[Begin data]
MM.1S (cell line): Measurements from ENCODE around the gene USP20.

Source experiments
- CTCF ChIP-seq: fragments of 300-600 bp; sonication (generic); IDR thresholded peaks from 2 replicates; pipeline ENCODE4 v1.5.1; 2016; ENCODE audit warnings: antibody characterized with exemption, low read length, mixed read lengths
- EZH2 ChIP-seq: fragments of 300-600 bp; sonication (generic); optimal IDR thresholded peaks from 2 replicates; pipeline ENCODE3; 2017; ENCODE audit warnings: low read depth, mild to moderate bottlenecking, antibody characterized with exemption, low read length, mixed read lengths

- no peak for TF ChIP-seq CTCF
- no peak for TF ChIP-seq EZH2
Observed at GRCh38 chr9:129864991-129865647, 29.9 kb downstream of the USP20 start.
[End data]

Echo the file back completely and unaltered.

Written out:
MM.1S (cell line): Measurements from ENCODE around the gene USP20.

Source experiments
- CTCF ChIP-seq: fragments of 300-600 bp; sonication (generic); IDR thresholded peaks from 2 replicates; pipeline ENCODE4 v1.5.1; 2016; ENCODE audit warnings: antibody characterized with exemption, low read length, mixed read lengths
- EZH2 ChIP-seq: fragments of 300-600 bp; sonication (generic); optimal IDR thresholded peaks from 2 replicates; pipeline ENCODE3; 2017; ENCODE audit warnings: low read depth, mild to moderate bottlenecking, antibody characterized with exemption, low read length, mixed read lengths

- no peak for TF ChIP-seq CTCF
- no peak for TF ChIP-seq EZH2
Observed at GRCh38 chr9:129864991-129865647, 29.9 kb downstream of the USP20 start.